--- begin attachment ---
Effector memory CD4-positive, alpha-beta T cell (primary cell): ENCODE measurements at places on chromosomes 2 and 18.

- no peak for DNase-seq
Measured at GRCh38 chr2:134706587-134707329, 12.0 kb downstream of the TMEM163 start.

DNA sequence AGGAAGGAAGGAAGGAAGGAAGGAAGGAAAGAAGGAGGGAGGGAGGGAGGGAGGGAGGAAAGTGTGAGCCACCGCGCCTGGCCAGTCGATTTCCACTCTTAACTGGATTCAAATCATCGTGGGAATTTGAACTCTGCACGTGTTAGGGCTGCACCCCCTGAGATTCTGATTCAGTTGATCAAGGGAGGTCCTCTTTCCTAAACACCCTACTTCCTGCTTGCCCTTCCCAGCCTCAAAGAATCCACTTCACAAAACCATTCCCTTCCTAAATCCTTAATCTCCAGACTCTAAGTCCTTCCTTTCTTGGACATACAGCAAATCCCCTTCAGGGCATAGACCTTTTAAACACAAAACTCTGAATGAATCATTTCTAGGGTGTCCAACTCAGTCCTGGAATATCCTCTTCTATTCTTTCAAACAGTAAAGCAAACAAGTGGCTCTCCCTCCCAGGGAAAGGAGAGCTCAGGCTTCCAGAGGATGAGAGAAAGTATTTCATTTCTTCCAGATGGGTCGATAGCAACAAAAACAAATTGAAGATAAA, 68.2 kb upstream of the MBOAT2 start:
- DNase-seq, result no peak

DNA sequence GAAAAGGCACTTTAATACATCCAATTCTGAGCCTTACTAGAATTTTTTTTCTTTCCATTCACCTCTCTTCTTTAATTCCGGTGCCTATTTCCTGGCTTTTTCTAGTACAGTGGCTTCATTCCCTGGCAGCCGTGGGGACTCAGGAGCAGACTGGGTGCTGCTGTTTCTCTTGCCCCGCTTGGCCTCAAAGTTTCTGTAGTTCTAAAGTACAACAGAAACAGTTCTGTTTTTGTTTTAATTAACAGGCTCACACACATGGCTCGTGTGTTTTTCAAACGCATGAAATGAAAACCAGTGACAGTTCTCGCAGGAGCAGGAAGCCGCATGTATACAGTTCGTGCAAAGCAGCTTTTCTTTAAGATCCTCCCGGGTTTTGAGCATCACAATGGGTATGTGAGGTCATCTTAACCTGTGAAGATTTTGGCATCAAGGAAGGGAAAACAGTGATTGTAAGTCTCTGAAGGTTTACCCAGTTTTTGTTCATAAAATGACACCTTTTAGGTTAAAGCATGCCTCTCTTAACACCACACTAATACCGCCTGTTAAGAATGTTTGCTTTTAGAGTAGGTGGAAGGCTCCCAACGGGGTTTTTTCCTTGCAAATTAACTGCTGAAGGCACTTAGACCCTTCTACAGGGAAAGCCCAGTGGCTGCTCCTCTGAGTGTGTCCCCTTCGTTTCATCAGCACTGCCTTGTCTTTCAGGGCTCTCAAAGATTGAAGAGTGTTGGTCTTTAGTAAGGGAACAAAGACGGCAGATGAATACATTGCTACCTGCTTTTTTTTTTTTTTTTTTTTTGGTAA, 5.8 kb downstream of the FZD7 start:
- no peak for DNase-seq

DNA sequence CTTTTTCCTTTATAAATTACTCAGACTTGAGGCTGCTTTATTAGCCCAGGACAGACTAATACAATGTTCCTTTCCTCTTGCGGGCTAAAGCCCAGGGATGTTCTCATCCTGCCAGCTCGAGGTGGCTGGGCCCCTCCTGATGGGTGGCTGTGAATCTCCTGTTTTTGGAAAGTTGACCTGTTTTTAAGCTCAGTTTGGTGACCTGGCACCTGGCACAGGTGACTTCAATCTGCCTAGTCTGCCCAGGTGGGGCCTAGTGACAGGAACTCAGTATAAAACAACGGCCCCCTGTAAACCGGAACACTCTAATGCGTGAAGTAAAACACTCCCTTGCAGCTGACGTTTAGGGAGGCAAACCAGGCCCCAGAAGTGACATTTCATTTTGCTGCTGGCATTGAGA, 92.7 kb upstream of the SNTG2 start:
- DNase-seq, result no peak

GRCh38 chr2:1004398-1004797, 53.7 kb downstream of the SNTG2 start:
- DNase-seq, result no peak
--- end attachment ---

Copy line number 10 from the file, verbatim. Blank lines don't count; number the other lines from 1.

GRCh38 chr2:1004398-1004797, 53.7 kb downstream of the SNTG2 start: